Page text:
Ask Peggy of course, but if you are going to replace the vent line, I would use as large a diameter as you can and make sure that it is as straight as you can get it without any dips. I have to believe that low spots WILL cause a vent blockage at some point. In my mind, the vent is not just to allow the displaced air to escape, but to allow O2 to circulate into the tank to help with the aerobic breakdown of the waste.
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Old 04-05-2016, 01:09 PM   #32
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When we replaced our holding tank way back when, we replace the screen type vent fitting that went through the hull with a bronze thru hull and increased the size slightly to 1". The hose comes out of the top of the tank straight up for 12" then turns down to the vent so there are no low spots for anything to collect in within the run of the hose. It has worked great with no clogs or smells with the Vacuflush using a little Canndure added to the tank after each pumpout.
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Old 04-05-2016, 01:33 PM   #33
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BTW, get a mask when you do this particular job.
And get lots of rags to place under the toilet when you undo it. Have a trash bag with ties at the ready as well.
Oh nonsense! Rebuilding toilet does NOT have to be a smelly job, or even a messy one...nor are rags a good choice to catch any spills.

There are TWO rebuild kits for the PHII--PHIIRK for the version built before 06/92 and a PHIIRKC for the version built after 6/92, and not all the parts in 'em are interchangeable. So rebuilding a PHII starts with making sure you have the right kit for YOUR toilet.

Rebuilding any toilet is only a nasty job if:

a) You don't do it as scheduled preventive maintenance--which you get to do on your terms at your convenience--resulting in the need for a repair, which you never get to do on your terms when it's convenient. It's called PREVENTIVE maintenance because it prevents the need for 99% of repairs. A nasty smelly job is the price you pay for neglecting it. If kept well lubricated and rebuilt every 5-6 years as PREVENTIVE maintenance, a PHII can provide at least 20 years of reliable service.

b) Even if you do decide to rebuild before neglect leads to catastrophic failure, you don't take the time to prep for the job before taking anything apart. Preparation is 90% of the key to the success of any job.

Prepping to rebuild a toilet starts with thoroughly rinsing out the pump and plumbing--the whole system--with plenty of clean water before taking anything apart.

Put plastic garbage bags or disposable aluminum pans under hose connections to catch any spills. (Warming hoses with a blow dryer makes them easier to remove and replace).

Have a couple of rolls of paper shop towels (super heavy duty paper towels, all I've ever seen are blue) handy...you'll need them.

Every rebuild or “service” kit includes a copy of the parts list with exploded drawing. If it’s missing, download and print one from the manufacturer’s website. That drawing is the only “instructions” you’ll get, so keep it close at hand and refer to it. Use the camera in your phone to take photos of the parts you're replacing while they’re still in place and compare them with the drawings to make sure you get the new part oriented correctly and/or installed in the right order if you had to remove more than one at a time..

Finally, put a healthy squirt of thick teflon or silicon grease (SuperLube, available from Ace Hardware is the best choice) into the pump to lube the toilet last thing before you put it back on the base. Raritan includes a one-use tube of SuperLube in the kit. Full size tubes are available from Ace Hardware.

When putting the discharge fitting back on the pump after replacing the joker valve, be careful not to over-tighten the bolts/screws. The flange on the joker valve (which, by the way, should align vertically) is the gasket that seals the fitting connection to the pump body. You want that connection to be leak proof, but over-tightening the screws/bolts will put puckers in the flange, actually causing it to leak. So start by tightening all the screws just enough to barely achieve a snug connection, then only an additional quarter turn or even less of all the screws if necessary close off a leak.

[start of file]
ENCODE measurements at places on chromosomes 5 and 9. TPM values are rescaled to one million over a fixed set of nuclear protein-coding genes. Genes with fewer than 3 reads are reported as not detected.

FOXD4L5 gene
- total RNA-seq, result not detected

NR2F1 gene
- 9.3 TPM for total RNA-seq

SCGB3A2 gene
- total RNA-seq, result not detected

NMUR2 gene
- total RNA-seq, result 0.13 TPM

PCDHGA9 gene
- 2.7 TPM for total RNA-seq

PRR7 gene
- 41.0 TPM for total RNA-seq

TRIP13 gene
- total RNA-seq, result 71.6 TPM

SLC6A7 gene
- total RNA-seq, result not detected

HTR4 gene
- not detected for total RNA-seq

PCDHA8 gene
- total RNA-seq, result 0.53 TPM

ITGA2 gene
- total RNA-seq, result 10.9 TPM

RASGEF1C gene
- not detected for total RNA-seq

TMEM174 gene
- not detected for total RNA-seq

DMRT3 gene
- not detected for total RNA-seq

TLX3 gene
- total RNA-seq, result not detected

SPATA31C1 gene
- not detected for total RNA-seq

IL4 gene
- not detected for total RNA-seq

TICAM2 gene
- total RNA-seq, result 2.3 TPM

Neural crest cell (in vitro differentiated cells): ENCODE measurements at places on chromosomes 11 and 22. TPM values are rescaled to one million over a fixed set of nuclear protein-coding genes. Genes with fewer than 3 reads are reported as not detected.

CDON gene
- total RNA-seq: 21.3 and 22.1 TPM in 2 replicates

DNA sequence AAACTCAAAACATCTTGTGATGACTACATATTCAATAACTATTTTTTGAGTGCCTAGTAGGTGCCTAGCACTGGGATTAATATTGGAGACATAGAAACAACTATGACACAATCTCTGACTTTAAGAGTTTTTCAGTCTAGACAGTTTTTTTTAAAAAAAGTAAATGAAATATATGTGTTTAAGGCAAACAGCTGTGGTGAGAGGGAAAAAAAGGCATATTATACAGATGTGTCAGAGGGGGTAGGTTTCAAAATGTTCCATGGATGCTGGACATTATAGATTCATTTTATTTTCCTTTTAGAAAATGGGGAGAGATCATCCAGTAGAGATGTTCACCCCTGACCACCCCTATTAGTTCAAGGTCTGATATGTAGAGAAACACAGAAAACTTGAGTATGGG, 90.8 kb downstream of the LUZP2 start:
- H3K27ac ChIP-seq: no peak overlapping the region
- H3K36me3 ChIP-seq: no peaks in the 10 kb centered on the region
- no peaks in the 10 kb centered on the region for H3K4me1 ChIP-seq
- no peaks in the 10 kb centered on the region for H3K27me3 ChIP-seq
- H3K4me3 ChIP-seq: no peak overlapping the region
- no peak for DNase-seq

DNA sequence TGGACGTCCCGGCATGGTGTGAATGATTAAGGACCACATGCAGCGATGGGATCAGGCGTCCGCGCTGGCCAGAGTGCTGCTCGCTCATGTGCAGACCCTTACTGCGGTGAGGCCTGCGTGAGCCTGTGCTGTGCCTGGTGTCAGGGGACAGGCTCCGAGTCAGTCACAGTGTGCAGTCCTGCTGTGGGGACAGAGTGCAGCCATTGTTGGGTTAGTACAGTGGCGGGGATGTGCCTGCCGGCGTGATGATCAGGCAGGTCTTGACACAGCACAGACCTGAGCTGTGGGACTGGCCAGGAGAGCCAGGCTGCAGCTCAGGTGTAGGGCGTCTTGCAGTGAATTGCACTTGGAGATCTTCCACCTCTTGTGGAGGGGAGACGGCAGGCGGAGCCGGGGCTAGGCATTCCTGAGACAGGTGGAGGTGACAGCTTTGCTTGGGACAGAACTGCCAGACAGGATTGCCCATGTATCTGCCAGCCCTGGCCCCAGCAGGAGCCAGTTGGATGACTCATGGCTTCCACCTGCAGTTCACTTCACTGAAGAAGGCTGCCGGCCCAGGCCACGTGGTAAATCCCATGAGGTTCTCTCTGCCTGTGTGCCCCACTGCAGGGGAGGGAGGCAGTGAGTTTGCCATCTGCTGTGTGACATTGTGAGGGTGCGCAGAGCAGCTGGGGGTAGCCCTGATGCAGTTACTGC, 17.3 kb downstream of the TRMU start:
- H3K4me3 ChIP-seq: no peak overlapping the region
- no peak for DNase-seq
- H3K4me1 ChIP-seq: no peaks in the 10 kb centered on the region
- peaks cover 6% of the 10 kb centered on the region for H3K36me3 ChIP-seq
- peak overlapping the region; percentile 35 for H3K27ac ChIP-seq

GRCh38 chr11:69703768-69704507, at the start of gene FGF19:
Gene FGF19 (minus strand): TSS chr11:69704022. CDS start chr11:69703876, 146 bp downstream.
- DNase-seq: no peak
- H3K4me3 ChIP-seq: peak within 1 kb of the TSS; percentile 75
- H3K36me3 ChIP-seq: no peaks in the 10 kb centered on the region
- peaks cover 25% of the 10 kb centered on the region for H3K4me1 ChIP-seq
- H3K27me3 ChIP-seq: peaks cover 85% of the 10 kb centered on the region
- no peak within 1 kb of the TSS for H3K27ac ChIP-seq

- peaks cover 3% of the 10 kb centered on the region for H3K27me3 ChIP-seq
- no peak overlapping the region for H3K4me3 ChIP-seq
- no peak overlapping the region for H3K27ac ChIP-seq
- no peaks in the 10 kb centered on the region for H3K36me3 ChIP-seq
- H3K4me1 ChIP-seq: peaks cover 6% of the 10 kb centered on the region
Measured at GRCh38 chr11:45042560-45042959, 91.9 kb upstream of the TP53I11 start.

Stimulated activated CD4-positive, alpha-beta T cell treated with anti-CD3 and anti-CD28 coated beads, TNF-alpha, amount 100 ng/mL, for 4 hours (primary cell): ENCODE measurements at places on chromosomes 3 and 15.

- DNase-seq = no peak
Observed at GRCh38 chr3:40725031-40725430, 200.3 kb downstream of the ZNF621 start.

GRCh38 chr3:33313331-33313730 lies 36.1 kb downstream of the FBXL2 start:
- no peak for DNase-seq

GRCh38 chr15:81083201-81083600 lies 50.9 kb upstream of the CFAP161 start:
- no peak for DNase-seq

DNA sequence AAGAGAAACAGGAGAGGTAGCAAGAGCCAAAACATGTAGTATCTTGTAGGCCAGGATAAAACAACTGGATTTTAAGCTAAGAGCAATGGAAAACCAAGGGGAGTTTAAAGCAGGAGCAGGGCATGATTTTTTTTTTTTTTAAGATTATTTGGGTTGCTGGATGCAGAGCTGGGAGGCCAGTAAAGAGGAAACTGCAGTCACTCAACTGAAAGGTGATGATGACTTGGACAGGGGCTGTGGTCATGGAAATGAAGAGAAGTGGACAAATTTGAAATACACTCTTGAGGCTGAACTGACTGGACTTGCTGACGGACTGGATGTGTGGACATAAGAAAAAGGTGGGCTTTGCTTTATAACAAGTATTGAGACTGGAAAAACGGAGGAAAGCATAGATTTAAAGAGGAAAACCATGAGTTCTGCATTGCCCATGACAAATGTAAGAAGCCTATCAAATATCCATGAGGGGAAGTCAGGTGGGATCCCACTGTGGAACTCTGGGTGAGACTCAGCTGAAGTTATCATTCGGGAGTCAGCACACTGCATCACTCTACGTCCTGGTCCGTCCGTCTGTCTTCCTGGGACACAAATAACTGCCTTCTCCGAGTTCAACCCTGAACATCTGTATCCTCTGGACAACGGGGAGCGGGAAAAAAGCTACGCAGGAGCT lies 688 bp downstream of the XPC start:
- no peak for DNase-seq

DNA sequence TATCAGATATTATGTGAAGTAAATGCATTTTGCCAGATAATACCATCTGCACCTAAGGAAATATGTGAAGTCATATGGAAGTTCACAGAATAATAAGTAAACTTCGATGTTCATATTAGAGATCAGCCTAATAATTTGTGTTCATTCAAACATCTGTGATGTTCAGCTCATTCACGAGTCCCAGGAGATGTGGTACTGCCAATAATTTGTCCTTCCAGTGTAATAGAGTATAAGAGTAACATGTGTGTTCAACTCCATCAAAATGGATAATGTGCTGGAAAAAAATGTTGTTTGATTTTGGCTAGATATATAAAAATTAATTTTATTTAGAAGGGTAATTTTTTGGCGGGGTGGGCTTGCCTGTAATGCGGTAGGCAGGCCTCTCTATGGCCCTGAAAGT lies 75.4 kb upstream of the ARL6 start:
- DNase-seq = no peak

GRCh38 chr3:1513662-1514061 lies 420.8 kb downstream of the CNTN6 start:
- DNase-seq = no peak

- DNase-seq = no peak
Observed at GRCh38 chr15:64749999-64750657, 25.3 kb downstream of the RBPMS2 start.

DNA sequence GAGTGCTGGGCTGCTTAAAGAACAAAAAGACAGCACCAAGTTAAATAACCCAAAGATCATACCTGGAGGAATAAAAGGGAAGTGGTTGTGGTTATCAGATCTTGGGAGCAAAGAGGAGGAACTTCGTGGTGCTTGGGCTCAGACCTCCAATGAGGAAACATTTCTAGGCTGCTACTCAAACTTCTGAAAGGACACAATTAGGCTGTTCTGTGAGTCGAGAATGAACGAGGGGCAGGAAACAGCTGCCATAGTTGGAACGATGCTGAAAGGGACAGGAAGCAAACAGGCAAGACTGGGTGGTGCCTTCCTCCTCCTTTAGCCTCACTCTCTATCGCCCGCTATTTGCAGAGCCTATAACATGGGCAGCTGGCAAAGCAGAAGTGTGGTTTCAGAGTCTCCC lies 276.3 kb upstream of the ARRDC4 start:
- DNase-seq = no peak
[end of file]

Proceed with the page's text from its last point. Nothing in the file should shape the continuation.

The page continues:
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Old 04-05-2016, 01:36 PM   #34
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Real







Stanky







Job.









Good luck.
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Old 04-05-2016, 01:42 PM   #35
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ok...I am going to cut the vent off from the outside and try to fish another thru the hull..hopefully a better type as I have the same fuel vent type there now...hey experts..should the vent hose be straight out or should there be a curve to the hose to prevent odors or back-up?(like a p-trap). mine seems to have a dip down about 12" mid way in its travel to the outer vent...?
NOT the way to do it! We need to talk...I'll be glad to help you do it the right way.
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Old 04-05-2016, 03:11 PM   #36
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I am surprised any one here farts or even uses the crapper if stink is a big deal....


Really..... only ice cream comes from you lightweights?......
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Old 04-05-2016, 03:22 PM   #37
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Greetings,
Further to my repair/rebuild of the aft Raritan Crown last year, the same exercise will be performed on the forward crapper in the coming months. I have no trepidation what-so-ever of diving in. I do NOT anticipate any smells, mess or insurmountable problems. Kind of looking forward to it, in fact.

As Ms. HM stated, proper flushing and preparation is the key. What initiated the service in the first place was backwash into the bowl after flushing. Replacement of the joker valve, in this case, rectified the problem entirely.
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Old 04-05-2016, 03:45 PM   #38
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Replacing the joker valve didn't actually solve any problem, it only relieved the symptoms. Whatever was pushing flushes back to the toilet is still doing so, the joker valve is just temporarily blocking the "door" to the bowl.
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Old 04-05-2016, 03:52 PM   #39
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Greetings,
Ms. HM. Well, isn't that what the joker valve does in a properly functioning system? Block the door to the bowl? If not, what is it supposed to do then? Vent is free and clear.
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Old 04-05-2016, 03:59 PM   #40
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I am surprised any one here farts or even uses the crapper if stink is a big deal....


Really..... only ice cream comes from you lightweights?......
Wait until its dark and hang everything over the transom/swim platform, or go for a short swim - against the current of course!